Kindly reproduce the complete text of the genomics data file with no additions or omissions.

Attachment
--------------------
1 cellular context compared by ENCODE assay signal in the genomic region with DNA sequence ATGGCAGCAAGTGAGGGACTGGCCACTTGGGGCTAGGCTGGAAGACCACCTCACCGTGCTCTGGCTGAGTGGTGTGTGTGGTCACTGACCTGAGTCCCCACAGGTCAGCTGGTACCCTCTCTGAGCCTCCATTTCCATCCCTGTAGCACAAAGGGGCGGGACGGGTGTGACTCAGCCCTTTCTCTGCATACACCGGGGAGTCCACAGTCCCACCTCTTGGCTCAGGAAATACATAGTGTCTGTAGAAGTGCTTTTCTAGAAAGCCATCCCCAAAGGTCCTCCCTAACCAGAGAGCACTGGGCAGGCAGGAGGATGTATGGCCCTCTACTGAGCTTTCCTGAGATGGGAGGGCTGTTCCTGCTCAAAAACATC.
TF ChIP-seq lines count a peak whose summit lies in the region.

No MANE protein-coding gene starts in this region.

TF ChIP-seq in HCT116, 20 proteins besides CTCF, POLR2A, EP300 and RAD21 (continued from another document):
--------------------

1 cellular context compared by ENCODE assay signal in the genomic region with DNA sequence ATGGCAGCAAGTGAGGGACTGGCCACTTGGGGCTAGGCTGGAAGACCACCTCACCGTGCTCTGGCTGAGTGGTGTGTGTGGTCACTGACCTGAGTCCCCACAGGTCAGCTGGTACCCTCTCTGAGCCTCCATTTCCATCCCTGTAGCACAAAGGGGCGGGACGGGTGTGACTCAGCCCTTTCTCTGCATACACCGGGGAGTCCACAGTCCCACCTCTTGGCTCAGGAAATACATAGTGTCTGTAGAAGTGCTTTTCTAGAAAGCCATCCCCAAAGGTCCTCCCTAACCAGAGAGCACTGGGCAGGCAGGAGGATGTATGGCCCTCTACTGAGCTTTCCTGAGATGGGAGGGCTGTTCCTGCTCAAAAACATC.
TF ChIP-seq lines count a peak whose summit lies in the region.

No MANE protein-coding gene starts in this region.

TF ChIP-seq in HCT116, 20 proteins besides CTCF, POLR2A, EP300 and RAD21 (continued from another document):